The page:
I could do with a bit of Aussie Grit right now because … I am in the same room as Caro Emerald. Apart from buying her albums when they came out, I actually got to see her and her excellent band in Leeds a few months ago. It was brilliant and even made me want to dance.

That is not a pretty sight.

So, I didn't.

But, I love live music. I think I am probably the only bishop in the Church of England who has been arrested for busking on the Paris Metro. I was only nineteen or twenty at the time, but I still wear the badge with pride.

The thing about live music is that every performance is totally unique. It can never be done exactly the same way twice. The music itself can be played around with, and the audience plays its part in creating – or ruining – the atmosphere.

I guess this is what acting and Formula One and music have in common: you watch or listen partly to see if anything goes wrong. I remember reading a paper about why people watch other people climbing up cliffs – and concluding that it is partly to see if they fall off. There is always the potential for a live performance to go wrong as well as wonderfully well.

This 'living on the edge' bit is what gives performance its power, isn't it?

I think there are some people who are terrified of this. Play it safe, keep everything under control, make sure there are no surprises: all that sort of thing. But, that attitude can sometimes be rooted in fear, not adventure or excitement.

Now, this goes beyond music or acting or driving fast cars. I think it goes to the heart of whether we see life as something to be grasped or tamed. When Jesus asked people to follow him, I think he got this: don't come with me if you want to keep everything safe and tame; it's going to be an interesting ride and it might go wrong; are you up for it?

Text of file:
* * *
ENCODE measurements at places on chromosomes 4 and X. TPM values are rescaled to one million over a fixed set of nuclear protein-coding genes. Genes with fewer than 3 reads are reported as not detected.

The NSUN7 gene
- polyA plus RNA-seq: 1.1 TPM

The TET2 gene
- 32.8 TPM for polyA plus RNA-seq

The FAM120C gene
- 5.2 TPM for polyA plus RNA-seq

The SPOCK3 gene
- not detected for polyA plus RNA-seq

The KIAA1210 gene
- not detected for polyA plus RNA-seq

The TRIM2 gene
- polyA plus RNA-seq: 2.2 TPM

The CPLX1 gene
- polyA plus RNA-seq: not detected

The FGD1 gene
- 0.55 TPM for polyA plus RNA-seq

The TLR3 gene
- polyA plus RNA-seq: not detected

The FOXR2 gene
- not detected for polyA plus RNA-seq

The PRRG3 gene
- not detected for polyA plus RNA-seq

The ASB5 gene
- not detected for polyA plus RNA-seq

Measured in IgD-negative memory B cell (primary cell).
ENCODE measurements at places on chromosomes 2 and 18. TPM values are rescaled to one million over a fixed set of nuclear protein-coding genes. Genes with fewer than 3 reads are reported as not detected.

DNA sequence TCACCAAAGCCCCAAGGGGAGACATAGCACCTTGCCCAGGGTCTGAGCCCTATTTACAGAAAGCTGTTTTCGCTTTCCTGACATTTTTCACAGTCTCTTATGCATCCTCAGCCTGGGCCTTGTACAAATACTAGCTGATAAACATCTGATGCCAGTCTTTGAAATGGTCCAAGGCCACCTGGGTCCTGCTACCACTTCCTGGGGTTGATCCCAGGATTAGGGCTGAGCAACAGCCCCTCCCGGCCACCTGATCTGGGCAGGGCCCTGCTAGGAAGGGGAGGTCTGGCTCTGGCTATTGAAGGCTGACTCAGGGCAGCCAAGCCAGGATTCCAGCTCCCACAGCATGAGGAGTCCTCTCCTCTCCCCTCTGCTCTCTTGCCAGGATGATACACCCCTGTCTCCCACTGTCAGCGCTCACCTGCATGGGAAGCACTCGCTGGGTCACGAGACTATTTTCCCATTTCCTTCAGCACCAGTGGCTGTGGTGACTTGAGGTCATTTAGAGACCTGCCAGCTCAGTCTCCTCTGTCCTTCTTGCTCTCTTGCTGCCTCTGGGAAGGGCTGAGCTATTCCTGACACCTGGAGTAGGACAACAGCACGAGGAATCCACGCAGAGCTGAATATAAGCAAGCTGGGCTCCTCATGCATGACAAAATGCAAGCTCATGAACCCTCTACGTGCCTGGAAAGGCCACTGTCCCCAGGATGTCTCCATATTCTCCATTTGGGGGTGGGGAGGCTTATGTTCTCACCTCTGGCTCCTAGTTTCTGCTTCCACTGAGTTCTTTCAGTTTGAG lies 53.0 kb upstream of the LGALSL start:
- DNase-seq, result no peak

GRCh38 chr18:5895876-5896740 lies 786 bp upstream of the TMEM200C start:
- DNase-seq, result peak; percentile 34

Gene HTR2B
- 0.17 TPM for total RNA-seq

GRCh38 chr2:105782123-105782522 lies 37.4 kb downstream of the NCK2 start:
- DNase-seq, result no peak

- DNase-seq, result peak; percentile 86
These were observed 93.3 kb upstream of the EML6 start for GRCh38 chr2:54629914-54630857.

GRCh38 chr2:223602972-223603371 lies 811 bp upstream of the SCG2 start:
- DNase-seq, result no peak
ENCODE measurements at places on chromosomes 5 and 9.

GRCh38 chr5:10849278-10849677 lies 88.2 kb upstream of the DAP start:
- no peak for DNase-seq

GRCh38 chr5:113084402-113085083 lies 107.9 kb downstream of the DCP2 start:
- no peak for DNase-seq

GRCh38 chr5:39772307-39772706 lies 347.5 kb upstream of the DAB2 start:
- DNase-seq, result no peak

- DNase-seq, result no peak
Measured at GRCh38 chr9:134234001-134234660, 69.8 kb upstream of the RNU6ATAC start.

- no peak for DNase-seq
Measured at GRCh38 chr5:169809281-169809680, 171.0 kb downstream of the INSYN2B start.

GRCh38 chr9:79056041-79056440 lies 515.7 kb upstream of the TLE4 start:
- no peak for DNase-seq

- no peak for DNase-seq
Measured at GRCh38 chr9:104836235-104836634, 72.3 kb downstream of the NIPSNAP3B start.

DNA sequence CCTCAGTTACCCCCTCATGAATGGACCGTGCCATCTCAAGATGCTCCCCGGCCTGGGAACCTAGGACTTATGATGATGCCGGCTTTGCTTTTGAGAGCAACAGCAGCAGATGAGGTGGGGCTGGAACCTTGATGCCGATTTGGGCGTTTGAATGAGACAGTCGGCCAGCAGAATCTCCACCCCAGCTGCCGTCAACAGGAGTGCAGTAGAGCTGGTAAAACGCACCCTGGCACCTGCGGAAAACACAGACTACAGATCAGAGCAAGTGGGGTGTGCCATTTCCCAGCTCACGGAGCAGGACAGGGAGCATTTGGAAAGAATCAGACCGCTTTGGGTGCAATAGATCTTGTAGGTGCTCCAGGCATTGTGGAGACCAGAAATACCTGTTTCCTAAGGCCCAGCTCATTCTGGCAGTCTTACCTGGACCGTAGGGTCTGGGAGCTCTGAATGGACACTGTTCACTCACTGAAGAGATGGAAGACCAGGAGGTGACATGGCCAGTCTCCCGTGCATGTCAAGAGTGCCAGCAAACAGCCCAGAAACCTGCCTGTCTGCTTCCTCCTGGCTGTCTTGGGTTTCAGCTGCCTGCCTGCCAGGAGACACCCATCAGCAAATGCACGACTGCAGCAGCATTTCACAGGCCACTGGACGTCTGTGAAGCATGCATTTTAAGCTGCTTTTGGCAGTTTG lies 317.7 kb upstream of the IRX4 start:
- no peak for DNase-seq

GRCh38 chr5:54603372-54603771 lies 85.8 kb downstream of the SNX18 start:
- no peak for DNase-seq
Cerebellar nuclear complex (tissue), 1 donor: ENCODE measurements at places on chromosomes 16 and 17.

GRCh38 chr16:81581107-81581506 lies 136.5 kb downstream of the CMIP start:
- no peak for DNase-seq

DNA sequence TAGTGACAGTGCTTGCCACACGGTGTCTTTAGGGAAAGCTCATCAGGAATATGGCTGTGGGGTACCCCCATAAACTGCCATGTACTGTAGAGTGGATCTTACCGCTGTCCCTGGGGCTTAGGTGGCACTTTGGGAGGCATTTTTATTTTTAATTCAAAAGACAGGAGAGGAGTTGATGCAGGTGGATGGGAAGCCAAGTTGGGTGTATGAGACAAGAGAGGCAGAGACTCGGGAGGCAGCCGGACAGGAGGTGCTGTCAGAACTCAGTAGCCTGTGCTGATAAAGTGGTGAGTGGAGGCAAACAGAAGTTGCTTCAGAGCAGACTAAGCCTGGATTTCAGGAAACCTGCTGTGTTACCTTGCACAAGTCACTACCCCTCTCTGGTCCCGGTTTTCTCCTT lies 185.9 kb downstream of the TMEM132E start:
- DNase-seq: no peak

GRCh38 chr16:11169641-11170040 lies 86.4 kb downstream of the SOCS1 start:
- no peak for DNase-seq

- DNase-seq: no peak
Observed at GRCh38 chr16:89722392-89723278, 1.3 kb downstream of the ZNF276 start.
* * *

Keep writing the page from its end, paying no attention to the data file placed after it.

So, Caro, I hope the deleted scenes on the cutting room floor will not be the boring bits of life, but expose the undisclosed desires that are awakened by the muse that fires our imagination.

 

This is the script of this morning's Pause for Thought on the Chris Evans Show on BBC Radio 2 from Chewton Glen. Twelve couples will be driving the twelve classic cars from here to Cliveden after the show ends. The musical guest is Mark King, epic bassist from Level 42.

Well, here we go. The Dirty Dozen are standing by the cars, ready to rev, and burning to … er … burn up the road to Cliveden.

I've got to tell you, though: they don't look very dirty to me. Maybe I am missing something, but they all look clean and fresh – after knocking back the bacon rolls while the show has been going on.

Yet, I guess 'dirty' is what they are doing, even if dirty doesn't describe their demeanour. Because what they are doing is giving huge amounts of money to help children in need – and that is what we call getting down and dirty where it matters.

I would say that, wouldn't I? I'm a Christian and the whole point of Christian living is to do what Jesus did: get stuck in, down to earth, getting hands and feet dirty where it counts. Not sitting somewhere a million miles above the muck and bullets of real life, but opting right into it and paying the price, if necessary.

So, the Dirty Dozen might be enjoying themselves in the classic cars, but this is because a pile of cash is driving out of their wallets and into children who need to know that they matter, that they are loved, that they are worth getting down and dirty for.